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Credit loss and lack of transparency around transfer policies and credit applicability can stymie a student’s journey to degree completion, prolonging graduation and increasing college costs. Often, students learn after transfer that many of the courses earned at one college are not accepted at their new institution, forcing them to repeat courses and limiting their opportunity to explore alternative career paths. Older students, first-generation students, lower-income students and students from historically marginalized communities face these challenges more acutely than others. Thus, improving transfer student outcomes and decreasing credit loss have become some of the most difficult challenges institutions of higher education face today.

To address these challenges directly, Ithaka S+R and the City University of New York began collaborating in 2019 on the Articulation of Credit Transfer (ACT) project to provide clear, accessible, and easy to understand information on the transfer process and credit applicability. An outcome of this collaboration is the groundbreaking CUNY Transfer Explorer (CUNY T-Rex), a public, student-supporting transfer tool that provides, in real time, transparent and clear information on how course credits and credits for prior learning (CPL) earned through trainings and exams transfer and apply across CUNY institutions. CUNY T-Rex provides students, and those who support them, with critical information to help them understand how current or future college courses apply to their intended major requirements to help them reach their goals. Since its launch in 2020, CUNY T-Rex has had over 110,000 unique users.

In January 2023, the ACT team and CUNY introduced several new features on CUNY T-Rex, which included a refreshed homepage, a student portal for CUNY students to access their transcript and explore how their courses are applied across CUNY colleges, and functionality to let users explore how course credits (from both CUNY and non-CUNY institutions) and CPL apply at various CUNY colleges and to major and minor requirements.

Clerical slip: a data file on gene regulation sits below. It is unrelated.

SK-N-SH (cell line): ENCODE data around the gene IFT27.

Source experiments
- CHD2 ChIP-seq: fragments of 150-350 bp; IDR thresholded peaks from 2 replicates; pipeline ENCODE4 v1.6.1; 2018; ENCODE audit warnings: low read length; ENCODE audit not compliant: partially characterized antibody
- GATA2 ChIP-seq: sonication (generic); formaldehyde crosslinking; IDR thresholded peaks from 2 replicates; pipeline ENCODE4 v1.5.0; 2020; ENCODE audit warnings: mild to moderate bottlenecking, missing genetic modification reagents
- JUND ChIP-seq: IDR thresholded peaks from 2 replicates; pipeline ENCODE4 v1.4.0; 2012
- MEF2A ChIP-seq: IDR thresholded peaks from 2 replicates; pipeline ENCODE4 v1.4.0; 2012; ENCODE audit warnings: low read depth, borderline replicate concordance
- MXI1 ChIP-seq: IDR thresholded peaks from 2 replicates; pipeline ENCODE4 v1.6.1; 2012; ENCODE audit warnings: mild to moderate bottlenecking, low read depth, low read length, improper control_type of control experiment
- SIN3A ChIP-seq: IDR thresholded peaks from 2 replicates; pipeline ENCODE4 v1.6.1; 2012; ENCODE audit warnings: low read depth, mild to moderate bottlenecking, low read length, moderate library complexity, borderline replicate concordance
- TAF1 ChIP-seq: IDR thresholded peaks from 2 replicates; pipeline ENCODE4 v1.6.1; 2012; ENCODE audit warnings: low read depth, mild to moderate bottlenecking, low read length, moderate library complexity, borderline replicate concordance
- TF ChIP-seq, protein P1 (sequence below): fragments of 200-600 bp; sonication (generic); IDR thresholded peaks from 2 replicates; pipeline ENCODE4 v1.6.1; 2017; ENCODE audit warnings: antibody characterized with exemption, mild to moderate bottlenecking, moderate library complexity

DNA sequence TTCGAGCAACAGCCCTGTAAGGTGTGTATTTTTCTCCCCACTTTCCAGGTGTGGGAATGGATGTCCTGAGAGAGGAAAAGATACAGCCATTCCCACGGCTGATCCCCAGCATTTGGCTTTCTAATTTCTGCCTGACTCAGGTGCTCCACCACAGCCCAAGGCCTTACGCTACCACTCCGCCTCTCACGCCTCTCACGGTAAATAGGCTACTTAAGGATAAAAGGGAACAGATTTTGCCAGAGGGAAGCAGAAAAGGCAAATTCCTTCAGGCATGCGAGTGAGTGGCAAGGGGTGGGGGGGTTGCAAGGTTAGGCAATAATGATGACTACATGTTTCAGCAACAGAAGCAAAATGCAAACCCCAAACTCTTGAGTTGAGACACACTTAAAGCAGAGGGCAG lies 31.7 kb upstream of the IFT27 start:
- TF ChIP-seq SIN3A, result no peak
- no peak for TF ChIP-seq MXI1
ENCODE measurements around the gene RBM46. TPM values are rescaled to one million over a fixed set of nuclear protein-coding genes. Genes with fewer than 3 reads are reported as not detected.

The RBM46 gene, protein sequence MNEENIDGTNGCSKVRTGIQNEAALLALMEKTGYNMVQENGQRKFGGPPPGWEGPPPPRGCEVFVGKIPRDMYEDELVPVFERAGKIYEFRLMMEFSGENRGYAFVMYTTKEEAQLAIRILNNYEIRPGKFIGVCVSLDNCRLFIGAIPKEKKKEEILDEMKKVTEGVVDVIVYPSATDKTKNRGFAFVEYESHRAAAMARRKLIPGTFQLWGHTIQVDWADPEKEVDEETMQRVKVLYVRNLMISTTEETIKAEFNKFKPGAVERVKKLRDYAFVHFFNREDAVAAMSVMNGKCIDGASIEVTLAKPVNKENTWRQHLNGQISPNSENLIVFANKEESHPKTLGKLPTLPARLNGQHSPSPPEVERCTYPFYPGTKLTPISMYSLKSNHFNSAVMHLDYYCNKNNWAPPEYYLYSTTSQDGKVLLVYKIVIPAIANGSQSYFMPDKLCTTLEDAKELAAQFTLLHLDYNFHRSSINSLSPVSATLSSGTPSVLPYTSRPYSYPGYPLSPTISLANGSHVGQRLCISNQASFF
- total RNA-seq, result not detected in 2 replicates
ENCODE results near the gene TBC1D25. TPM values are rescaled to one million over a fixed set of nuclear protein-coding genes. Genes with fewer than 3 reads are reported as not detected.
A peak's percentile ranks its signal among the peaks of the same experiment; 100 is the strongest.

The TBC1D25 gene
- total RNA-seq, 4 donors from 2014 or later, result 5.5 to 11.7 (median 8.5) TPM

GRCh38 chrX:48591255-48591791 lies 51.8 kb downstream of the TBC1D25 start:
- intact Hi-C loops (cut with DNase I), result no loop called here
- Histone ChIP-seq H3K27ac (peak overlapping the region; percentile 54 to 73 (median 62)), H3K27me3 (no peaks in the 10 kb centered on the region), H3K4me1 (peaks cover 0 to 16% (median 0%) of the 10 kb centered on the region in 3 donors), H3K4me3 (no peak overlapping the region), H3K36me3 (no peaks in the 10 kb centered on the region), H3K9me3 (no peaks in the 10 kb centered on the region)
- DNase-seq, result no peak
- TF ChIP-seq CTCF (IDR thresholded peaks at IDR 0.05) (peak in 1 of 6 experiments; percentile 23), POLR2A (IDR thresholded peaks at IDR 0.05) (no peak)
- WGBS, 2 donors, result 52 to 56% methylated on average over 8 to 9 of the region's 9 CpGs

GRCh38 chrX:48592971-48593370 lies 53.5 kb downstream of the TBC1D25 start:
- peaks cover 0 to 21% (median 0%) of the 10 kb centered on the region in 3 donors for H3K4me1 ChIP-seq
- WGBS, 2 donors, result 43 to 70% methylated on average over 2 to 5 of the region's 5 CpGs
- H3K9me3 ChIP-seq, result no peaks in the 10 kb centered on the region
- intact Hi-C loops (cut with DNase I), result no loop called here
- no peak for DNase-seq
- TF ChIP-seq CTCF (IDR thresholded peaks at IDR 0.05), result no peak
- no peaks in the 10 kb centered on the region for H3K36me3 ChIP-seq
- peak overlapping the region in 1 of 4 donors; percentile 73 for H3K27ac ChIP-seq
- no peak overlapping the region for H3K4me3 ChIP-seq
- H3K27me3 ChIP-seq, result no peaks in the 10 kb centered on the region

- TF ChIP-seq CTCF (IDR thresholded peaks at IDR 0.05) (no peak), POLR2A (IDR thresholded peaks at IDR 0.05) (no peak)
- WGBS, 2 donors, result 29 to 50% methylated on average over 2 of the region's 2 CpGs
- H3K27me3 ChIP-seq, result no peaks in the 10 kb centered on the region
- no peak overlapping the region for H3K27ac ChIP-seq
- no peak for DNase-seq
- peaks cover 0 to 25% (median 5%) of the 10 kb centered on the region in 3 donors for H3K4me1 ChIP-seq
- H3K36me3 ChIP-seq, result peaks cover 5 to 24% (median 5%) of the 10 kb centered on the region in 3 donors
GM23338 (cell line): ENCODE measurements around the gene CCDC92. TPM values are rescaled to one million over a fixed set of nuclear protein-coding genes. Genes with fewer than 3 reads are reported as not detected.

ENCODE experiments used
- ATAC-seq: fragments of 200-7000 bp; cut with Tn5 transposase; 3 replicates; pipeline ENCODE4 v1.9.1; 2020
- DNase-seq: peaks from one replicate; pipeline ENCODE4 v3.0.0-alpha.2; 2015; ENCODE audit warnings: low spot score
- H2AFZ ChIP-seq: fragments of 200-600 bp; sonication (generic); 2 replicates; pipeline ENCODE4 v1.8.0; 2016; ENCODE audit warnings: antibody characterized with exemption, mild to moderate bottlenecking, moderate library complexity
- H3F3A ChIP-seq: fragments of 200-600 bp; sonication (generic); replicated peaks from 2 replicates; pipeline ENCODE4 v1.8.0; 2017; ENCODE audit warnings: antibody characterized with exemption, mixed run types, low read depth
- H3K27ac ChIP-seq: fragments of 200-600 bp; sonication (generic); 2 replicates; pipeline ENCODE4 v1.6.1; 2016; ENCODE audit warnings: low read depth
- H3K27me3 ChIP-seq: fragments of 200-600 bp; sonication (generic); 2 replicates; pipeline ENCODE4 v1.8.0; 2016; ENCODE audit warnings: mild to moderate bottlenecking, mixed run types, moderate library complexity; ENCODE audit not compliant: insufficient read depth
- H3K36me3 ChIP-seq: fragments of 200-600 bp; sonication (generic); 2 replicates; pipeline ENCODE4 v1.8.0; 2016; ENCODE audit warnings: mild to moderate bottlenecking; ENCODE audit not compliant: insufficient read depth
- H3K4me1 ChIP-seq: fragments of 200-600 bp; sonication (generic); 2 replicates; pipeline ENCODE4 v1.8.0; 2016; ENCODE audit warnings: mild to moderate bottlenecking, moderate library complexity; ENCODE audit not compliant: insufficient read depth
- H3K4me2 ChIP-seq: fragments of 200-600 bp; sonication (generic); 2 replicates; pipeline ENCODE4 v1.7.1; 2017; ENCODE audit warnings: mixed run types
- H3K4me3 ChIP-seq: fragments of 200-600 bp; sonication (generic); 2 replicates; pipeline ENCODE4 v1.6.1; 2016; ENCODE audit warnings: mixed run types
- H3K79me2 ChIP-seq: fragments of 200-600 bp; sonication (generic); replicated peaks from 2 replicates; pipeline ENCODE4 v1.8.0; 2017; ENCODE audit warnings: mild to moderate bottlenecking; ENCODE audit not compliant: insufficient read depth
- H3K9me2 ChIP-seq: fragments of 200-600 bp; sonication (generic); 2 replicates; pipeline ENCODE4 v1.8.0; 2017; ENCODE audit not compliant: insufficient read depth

Today, we are pleased to announce the launch of additional new features that improve CUNY T-Rex’s capability and the transparency of credit transfer and transfer student outcomes:

Map credits to CUNY major requirements: This feature allows users to select a college and major, enter earned (or planned) courses and/or CPL experiences, and see which credits transfer and what is remaining to meet major requirements. This allows for enhanced exploration by allowing students to map hypothetical (or actual) paths to complete a major at CUNY.

Public-facing transfer information and outcomes leaderboards: A public dashboard accessible to all users on CUNY T-Rex with no log-in provides users with transfer student outcome and college performance metrics for each CUNY bachelor’s college, including:

  • The average (median) number of days between a student’s transfer application and the college’s decision to admit, as well as the median number of days between when a student commits to a college and the college’s evaluation of the student’s transcript for transfer credit,
  • Percentage of graduates that are transfer versus nontransfer students at each bachelor’s degree granting institution, filterable by field of study,
  • CUNY bachelor’s college residency requirements, and
  • Additional transfer performance metrics.

CUNY T-Rex help center: Multiple short video tutorials on how to use CUNY T-Rex.

The enhancements to CUNY T-Rex help make the transfer process a more informed one for current and prospective CUNY students and those who support them. Additional enhancements to the site are planned for 2023–24, including fully scaling the transfer plans feature to support early transfer planning.

CUNY T-Rex provides novel tools that make credit mobility for students a reality, catalyzing students’ progress to the college degrees they want and deserve. We are grateful to our funders of the ACT Project, Ascendium Education Group, ECMC Foundation, the Carroll and Milton Petrie Foundation, the Heckscher Foundation for Children, the Ichigo Foundation, and the Michael & Susan Dell Foundation, for supporting this work.

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